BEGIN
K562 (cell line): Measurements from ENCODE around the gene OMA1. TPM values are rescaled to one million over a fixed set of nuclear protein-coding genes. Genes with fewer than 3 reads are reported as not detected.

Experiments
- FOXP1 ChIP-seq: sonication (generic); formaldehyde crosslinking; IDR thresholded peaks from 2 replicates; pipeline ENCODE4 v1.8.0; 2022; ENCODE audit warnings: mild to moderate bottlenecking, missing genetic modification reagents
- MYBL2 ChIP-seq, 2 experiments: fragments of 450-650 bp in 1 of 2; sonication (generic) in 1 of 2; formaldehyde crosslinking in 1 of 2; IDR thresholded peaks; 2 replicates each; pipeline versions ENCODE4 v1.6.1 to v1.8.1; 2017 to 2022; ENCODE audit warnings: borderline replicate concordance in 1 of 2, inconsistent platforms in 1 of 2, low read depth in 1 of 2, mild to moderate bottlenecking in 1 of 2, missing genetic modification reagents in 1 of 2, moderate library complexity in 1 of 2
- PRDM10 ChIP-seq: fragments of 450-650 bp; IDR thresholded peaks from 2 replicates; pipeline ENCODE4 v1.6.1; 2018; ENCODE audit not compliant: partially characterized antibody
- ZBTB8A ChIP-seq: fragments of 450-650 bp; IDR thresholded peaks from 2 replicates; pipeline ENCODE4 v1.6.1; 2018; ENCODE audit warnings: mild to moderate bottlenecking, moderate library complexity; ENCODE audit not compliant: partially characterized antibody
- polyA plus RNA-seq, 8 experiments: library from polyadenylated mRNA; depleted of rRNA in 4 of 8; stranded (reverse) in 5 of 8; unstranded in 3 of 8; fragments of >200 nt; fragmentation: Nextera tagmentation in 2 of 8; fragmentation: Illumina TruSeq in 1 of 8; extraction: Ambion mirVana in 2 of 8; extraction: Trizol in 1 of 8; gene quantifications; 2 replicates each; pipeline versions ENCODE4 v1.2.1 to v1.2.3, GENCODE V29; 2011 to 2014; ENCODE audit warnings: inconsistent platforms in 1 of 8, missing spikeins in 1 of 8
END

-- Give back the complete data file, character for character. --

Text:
K562 (cell line): Measurements from ENCODE around the gene OMA1. TPM values are rescaled to one million over a fixed set of nuclear protein-coding genes. Genes with fewer than 3 reads are reported as not detected.

Experiments
- FOXP1 ChIP-seq: sonication (generic); formaldehyde crosslinking; IDR thresholded peaks from 2 replicates; pipeline ENCODE4 v1.8.0; 2022; ENCODE audit warnings: mild to moderate bottlenecking, missing genetic modification reagents
- MYBL2 ChIP-seq, 2 experiments: fragments of 450-650 bp in 1 of 2; sonication (generic) in 1 of 2; formaldehyde crosslinking in 1 of 2; IDR thresholded peaks; 2 replicates each; pipeline versions ENCODE4 v1.6.1 to v1.8.1; 2017 to 2022; ENCODE audit warnings: borderline replicate concordance in 1 of 2, inconsistent platforms in 1 of 2, low read depth in 1 of 2, mild to moderate bottlenecking in 1 of 2, missing genetic modification reagents in 1 of 2, moderate library complexity in 1 of 2
- PRDM10 ChIP-seq: fragments of 450-650 bp; IDR thresholded peaks from 2 replicates; pipeline ENCODE4 v1.6.1; 2018; ENCODE audit not compliant: partially characterized antibody
- ZBTB8A ChIP-seq: fragments of 450-650 bp; IDR thresholded peaks from 2 replicates; pipeline ENCODE4 v1.6.1; 2018; ENCODE audit warnings: mild to moderate bottlenecking, moderate library complexity; ENCODE audit not compliant: partially characterized antibody
- polyA plus RNA-seq, 8 experiments: library from polyadenylated mRNA; depleted of rRNA in 4 of 8; stranded (reverse) in 5 of 8; unstranded in 3 of 8; fragments of >200 nt; fragmentation: Nextera tagmentation in 2 of 8; fragmentation: Illumina TruSeq in 1 of 8; extraction: Ambion mirVana in 2 of 8; extraction: Trizol in 1 of 8; gene quantifications; 2 replicates each; pipeline versions ENCODE4 v1.2.1 to v1.2.3, GENCODE V29; 2011 to 2014; ENCODE audit warnings: inconsistent platforms in 1 of 8, missing spikeins in 1 of 8